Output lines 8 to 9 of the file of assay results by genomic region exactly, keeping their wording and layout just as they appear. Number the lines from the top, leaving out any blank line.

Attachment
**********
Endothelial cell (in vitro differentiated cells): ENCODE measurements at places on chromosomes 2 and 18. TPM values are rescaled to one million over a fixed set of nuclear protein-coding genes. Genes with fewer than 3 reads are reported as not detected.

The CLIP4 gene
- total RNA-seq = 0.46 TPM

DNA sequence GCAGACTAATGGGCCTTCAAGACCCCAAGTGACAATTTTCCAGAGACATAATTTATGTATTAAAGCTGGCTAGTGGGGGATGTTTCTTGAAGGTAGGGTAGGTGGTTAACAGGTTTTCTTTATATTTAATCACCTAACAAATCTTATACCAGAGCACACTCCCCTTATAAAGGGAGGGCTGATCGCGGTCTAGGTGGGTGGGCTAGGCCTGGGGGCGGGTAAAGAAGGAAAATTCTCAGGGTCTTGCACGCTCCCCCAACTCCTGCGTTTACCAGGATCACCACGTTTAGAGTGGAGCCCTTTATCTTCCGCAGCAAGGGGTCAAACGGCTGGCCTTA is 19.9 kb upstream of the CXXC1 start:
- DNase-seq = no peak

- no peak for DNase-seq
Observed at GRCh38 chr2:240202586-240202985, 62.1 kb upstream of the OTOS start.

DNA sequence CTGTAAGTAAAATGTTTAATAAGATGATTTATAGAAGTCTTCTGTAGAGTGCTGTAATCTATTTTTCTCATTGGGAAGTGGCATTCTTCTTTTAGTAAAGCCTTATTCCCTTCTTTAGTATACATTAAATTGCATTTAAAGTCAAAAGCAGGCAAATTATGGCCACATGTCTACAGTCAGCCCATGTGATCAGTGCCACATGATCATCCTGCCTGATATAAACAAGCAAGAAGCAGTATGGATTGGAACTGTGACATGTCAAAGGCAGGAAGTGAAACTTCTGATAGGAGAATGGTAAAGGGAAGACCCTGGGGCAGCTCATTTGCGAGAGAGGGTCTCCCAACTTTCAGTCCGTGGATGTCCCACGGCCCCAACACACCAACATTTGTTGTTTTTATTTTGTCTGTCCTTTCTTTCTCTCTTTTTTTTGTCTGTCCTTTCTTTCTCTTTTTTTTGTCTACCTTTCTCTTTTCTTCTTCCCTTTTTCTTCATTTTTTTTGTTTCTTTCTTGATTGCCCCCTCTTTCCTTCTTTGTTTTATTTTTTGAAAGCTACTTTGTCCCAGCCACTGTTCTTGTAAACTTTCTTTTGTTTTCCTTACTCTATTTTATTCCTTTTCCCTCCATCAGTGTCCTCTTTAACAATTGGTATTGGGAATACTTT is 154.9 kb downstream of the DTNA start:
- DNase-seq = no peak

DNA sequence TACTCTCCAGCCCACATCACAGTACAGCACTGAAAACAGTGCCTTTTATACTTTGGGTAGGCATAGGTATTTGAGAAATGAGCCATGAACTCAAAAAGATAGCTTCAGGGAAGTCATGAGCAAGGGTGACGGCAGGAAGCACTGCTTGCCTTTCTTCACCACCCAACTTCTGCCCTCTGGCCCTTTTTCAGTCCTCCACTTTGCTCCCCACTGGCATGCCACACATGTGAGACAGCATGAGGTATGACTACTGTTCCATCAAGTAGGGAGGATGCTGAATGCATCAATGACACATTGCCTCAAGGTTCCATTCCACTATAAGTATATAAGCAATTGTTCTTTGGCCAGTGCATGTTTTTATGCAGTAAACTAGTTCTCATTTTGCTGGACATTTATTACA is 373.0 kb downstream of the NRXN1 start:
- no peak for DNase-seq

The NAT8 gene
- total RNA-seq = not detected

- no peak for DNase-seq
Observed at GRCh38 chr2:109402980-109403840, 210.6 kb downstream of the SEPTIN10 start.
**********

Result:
DNA sequence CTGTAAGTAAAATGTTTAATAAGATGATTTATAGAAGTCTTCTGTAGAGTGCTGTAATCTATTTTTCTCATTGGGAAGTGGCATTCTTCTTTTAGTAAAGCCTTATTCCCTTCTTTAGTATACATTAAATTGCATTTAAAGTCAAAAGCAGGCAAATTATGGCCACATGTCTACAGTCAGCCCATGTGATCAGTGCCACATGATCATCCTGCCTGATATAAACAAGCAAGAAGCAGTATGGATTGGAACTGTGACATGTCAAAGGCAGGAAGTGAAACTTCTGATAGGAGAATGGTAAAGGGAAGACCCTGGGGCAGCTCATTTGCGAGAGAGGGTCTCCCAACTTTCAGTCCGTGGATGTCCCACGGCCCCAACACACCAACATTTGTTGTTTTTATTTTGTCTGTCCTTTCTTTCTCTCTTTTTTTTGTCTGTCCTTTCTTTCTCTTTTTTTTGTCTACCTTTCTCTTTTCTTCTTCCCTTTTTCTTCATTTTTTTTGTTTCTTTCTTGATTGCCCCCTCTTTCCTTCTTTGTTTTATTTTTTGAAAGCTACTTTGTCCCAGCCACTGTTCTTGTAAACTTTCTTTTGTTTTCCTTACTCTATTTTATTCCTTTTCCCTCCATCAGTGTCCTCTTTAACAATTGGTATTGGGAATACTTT is 154.9 kb downstream of the DTNA start:
- DNase-seq = no peak